Military past and present came together Friday morning on a patch of farmland that played a key role in the defense of Baltimore during the War of 1812.

Armed with the weapons of landscaping, 55 sailors and Marines in town for the Star-Spangled Sailabration reclaimed the ground around Todd's Inheritance Historic Site from years of neglect.

"Does everyone know their assignment?" asked Larry Leone, an officer on the historic site's board.

"Destroy bushes," barked Marines.

In just three hours, massive boxwoods gave ground, hostile wasps beat a retreat and tree-strangling vines and poison ivy were neutralized.

"The house has to be presented as someplace you'd like to visit as opposed to being just a beaten-up old house," said Leone, a retired Army officer who worked the deal to get the free muscle power. "Without their help, we'd have to contract this out, and we just don't have the money."

The Marines and sailors, many of whom came to town Wednesday aboard the USS San Antonio, called the landscaping work a pleasant diversion.

"I grew up on a farm — getting off the ship and out here is nice," said Marine Lance Cpl. Keith Smith of Munith, Mich.

Leone gave the present-day American troops a small history lesson about the homestead before they dug in.

The Todds and their property figured significantly in the Battle of North Point and the defense of Baltimore in 1814. Thomas and Bernard Todd served in the militia, Thomas as a surgeon and Bernard as a cavalryman. The attic of their house, with its view of the Chesapeake Bay and Patapsco River, was a military outpost used by sentries watching for the British.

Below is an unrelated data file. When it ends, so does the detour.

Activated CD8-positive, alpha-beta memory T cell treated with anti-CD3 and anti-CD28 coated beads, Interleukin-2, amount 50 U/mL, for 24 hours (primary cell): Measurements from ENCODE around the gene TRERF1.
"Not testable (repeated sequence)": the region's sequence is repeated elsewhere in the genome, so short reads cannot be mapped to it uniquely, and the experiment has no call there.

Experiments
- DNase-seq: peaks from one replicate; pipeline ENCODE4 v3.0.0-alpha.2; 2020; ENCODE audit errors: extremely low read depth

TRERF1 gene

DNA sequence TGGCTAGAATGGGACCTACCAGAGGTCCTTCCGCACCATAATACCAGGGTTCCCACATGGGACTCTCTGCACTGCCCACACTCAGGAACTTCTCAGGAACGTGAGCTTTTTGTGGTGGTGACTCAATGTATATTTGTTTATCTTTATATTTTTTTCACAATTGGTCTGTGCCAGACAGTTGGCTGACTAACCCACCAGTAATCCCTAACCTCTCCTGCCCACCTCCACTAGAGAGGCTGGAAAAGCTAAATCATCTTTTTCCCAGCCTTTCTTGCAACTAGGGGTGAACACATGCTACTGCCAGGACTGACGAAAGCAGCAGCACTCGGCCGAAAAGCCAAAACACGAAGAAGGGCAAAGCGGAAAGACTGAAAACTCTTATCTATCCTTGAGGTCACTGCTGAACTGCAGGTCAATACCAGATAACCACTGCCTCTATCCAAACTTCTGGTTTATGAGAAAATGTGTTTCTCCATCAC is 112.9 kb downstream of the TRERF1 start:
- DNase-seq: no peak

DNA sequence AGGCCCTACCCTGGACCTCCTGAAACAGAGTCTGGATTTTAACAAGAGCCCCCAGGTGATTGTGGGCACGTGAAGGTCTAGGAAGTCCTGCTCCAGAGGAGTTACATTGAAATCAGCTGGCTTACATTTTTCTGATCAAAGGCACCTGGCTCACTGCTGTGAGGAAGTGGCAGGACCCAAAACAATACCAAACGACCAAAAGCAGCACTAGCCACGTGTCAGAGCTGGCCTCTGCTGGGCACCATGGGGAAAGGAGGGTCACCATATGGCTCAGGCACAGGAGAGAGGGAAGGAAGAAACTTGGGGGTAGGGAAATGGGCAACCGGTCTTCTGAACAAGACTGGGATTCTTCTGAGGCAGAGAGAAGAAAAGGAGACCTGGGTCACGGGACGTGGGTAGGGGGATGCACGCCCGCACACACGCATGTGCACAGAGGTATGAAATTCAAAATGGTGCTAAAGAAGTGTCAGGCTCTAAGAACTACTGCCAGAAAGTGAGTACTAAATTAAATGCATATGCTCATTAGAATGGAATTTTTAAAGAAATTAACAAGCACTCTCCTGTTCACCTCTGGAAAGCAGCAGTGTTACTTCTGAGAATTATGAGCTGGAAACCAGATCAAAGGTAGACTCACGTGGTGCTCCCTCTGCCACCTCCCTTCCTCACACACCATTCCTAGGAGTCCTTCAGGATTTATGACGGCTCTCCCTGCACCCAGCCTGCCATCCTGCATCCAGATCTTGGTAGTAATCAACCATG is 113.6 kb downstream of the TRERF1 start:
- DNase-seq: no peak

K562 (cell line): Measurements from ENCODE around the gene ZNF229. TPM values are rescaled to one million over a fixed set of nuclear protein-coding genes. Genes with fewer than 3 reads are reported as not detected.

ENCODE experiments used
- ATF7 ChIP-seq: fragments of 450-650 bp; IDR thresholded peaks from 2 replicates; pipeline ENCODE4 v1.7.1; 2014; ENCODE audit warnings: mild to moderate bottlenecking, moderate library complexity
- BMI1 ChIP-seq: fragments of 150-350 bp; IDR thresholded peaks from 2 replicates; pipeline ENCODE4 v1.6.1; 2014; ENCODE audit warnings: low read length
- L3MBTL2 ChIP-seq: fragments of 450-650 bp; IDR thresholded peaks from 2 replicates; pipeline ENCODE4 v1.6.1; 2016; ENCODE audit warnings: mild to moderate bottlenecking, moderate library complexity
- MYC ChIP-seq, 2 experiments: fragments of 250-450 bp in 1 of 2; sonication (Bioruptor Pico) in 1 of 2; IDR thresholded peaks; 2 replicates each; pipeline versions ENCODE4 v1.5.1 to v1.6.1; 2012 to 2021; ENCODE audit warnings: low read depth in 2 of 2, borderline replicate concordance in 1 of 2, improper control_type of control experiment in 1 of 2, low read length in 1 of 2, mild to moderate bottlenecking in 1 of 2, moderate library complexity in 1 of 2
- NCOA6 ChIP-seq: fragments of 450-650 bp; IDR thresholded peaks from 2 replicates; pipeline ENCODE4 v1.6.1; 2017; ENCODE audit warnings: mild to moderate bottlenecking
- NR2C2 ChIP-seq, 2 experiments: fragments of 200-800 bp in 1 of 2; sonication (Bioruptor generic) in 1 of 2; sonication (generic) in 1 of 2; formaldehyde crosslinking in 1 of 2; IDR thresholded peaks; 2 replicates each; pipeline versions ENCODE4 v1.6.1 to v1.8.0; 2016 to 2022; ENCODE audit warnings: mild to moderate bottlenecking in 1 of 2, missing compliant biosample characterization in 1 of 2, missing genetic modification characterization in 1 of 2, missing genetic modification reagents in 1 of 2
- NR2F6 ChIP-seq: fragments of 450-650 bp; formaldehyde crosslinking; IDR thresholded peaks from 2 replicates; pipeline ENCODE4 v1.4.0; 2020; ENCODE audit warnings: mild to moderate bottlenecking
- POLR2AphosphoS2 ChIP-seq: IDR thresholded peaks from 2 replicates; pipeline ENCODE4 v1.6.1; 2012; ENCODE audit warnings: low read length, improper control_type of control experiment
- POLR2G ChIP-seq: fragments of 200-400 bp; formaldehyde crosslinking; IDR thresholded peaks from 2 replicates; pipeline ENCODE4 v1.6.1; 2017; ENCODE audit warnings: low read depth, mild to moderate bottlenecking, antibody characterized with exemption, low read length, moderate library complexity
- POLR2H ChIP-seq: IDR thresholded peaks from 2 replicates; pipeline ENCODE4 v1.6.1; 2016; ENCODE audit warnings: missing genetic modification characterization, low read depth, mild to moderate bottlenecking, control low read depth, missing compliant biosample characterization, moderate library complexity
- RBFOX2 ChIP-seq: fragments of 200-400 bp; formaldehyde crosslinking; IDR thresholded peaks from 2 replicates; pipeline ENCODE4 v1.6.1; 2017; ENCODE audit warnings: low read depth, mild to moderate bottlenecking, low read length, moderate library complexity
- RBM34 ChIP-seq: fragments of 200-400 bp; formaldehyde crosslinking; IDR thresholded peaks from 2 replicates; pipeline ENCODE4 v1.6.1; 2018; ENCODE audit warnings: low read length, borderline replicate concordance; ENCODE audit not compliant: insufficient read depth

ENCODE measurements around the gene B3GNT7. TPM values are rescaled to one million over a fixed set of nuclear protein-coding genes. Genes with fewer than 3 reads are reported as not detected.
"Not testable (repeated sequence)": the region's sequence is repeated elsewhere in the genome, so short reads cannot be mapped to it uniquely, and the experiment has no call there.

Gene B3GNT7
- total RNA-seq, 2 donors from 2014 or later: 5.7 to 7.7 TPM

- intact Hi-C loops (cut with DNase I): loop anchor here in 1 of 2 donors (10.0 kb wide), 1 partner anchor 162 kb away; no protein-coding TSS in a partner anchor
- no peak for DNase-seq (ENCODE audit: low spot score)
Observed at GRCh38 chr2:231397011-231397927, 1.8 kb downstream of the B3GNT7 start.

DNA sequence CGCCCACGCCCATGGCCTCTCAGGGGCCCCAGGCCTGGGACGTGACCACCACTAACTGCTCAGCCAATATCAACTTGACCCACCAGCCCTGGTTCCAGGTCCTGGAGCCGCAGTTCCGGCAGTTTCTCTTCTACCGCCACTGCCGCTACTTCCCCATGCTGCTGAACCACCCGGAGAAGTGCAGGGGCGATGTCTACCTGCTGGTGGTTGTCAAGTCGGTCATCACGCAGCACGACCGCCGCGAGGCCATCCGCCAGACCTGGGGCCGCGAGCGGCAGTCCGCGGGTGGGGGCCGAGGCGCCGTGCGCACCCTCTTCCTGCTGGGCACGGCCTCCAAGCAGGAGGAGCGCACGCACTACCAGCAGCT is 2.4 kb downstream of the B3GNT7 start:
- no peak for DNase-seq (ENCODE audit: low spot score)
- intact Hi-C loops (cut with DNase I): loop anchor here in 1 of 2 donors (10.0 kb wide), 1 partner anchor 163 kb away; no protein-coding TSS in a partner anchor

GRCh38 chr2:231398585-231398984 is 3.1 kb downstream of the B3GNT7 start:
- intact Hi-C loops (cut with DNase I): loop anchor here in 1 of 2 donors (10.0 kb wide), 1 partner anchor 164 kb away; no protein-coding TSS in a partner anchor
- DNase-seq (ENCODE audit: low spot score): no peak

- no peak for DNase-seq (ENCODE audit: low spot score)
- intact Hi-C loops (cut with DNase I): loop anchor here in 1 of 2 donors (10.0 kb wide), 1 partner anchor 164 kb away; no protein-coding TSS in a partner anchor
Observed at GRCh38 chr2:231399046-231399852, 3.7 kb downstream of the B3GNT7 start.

On Sept. 12, a force of 4,000 troops landed at North Point with the intention of taking Baltimore, only to be stalled by Maryland militiamen, who killed the British general. Two days later, retreating British troops burned Todd House in retribution, Leone said.

The Todd family rebuilt and remained there until 1975. The state bought the property, which dates to 1664, about 20 years ago. During a $750,000 renovation of the exterior, workers found charred stone from the fire in the foundation.

"So this house and this property have a direct link to history," Leone said. "And with this project, you do, too."

Bryan Sheppard, an assistant to Baltimore County Executive Kevin Kamenetz, said Todd's Inheritance is just one stop along the planned four-mile North Point historic trail that the county hopes can be improved before the War of 1812 commemoration wraps up in September 2014.

"For everything we do now, there's a list of 10 other things we want to do," Kamenetz said. "There's no jealousy over the attention Fort McHenry is getting. We just want to do what we can to promote our significance in the war this year and beyond."

Navy Lt. Jay Weatherwax said the project was one of several being carried out before the fleet leaves Tuesday morning. Others include working at the Maryland Food Bank and assisting homeless veterans at Baltimore Station.

"They're in the military because they love to serve and this is just an example of that," Weatherwax said. "But the other side of community service is that the public gets to see us and know us and learn what we do."

candy.thomson@baltsun.com

Saturday's Sailabration highlights:

10 a.m. to 5 p.m.: Aircraft display and festival, Martin State Airport.

11 a.m.: Sailabration festival villages open at the Inner Harbor, Fort McHenry and Fells Point.

11 a.m. to 6 p.m.: Ships open for free tours, Inner Harbor and Fells Point.

1 p.m.: Navy warfare demonstration off Fort McHenry.

1 p.m. to 4 p.m.: Air show over waters south of Fort McHenry.

4:30 p.m.: Blue Angels autograph session, Martin State Airport.

6:30 p.m. to 9:30 p.m.: Celebration of the American flag with fireworks, Fort McHenry.

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